but I was just curious about what causes the differences. Thanks!!

list1 = ['a', 'b', 'c', 'd', 'e', 'f', 'g', 'h']
list2 = [1,2,3,4,5,6,7,8]

Dictionary = dict(zip(list1, list2))
print Dictionary

Dictionary1 = dict(zip(list2, list1))
print Dictionary1

Dictionaries use the hash value of the keys to distribute them in
"buckets". Compare these:

for key in list1: print key, hash(key)
for key in list2: print key, hash(key)

F

#### FireNWater

I'm curious why the different outputs of this code. If I make the
dictionary with letters as the keys, they are not listed in the
dictionary in alphabetical order, but if I use the integers then the
keys are in numerical order.
I know that the order of the keys is not important in a dictionary,
but I was just curious about what causes the differences. Thanks!!

I don't know the exact way Python's hash function works, but I can take
a guess. I'm sorry if I explain something you already know.

A hash is for quickly looking up data. Yet, you don't want to waste too
much memory. So there is a limit number of spaces allocated, in which to
store objects. This number of spaces can be thought of as a list. Then,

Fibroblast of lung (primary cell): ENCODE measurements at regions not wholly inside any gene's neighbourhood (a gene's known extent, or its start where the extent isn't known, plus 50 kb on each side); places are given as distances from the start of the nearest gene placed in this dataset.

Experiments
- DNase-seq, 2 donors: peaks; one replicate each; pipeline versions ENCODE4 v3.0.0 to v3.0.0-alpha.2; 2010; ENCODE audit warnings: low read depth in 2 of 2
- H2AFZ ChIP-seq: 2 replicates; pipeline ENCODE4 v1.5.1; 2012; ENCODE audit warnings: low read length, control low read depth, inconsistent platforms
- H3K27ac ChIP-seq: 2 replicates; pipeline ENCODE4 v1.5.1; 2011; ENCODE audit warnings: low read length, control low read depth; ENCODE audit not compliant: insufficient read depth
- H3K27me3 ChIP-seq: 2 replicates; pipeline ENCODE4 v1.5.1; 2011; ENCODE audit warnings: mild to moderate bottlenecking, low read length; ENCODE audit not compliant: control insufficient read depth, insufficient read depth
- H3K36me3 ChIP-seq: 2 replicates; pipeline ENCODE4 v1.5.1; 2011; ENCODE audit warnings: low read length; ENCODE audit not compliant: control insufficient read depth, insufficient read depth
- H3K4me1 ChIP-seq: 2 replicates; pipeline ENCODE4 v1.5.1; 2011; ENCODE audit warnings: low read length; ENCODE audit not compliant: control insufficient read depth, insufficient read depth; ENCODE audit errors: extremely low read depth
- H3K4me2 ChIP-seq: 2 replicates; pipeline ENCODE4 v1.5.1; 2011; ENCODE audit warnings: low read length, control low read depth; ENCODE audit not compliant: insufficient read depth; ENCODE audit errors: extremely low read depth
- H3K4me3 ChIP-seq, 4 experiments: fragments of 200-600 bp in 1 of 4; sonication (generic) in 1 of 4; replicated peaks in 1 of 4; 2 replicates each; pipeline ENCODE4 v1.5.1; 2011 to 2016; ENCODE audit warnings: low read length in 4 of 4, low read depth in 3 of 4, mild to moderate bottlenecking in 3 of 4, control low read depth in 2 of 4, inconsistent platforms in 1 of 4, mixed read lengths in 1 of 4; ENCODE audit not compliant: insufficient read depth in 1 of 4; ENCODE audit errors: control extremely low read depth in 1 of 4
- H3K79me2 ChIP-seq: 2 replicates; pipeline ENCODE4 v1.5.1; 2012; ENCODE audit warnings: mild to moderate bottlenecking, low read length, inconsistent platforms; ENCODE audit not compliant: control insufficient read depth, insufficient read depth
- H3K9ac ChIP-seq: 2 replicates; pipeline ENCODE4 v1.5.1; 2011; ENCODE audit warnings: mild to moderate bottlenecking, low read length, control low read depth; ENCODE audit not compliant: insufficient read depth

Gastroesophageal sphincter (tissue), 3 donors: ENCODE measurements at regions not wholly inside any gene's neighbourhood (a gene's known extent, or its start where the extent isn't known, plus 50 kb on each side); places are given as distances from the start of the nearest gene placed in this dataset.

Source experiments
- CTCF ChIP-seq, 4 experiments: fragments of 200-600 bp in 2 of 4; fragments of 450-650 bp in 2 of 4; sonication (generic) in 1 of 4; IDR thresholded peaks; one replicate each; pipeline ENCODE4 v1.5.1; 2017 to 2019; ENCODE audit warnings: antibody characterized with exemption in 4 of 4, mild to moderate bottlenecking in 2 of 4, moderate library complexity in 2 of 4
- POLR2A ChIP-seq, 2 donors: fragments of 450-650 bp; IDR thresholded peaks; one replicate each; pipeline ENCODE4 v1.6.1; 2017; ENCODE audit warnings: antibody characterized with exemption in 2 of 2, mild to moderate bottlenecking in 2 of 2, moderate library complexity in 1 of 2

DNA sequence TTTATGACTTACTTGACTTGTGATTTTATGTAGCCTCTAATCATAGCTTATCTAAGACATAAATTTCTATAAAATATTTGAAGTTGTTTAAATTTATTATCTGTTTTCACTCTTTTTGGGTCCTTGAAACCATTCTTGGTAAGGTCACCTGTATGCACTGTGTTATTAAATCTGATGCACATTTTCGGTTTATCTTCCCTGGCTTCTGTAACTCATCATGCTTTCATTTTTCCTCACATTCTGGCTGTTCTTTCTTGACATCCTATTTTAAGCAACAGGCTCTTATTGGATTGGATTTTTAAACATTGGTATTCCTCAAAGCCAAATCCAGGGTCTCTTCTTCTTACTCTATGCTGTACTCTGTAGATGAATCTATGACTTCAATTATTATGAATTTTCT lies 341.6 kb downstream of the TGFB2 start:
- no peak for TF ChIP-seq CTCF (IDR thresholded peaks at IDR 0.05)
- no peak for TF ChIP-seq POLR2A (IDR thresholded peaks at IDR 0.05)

if you put something into the dict, Python computes the 'hash' of this
object, which basically forms the index in the list where to store it.
So every object should be mapped onto some index within the list. (If
you retrieve it, the hash is computed again, and the value on that index
is looked up, like list indexing, these are fast operations.)

Say, if you have 100 spaces, and someone puts in integer in the list,
the hashfunction used might be % 100. So the first 100 integers would
always be placed at consecutive places. For strings however, a more
complicated hash-function would be used, which takes into account more
characters, so strings don't end up in order.

For integers, if you put in integers that are spread very widely apart,
they won't end up in order either (see the mod 100 example, 104 will
come before 10).

If you replace the list2 in your example by:
list2 = [10000 * x for x in range(1,9)]

You will see that this one doesn't end up in order either. So, there's
no exception for integers when it comes to the order, yet the particular
properties of the hash function will cause sequential integers to end up
in order under some circumstances.

Berteun

PS:
What happens if two values map onto the same space is of course an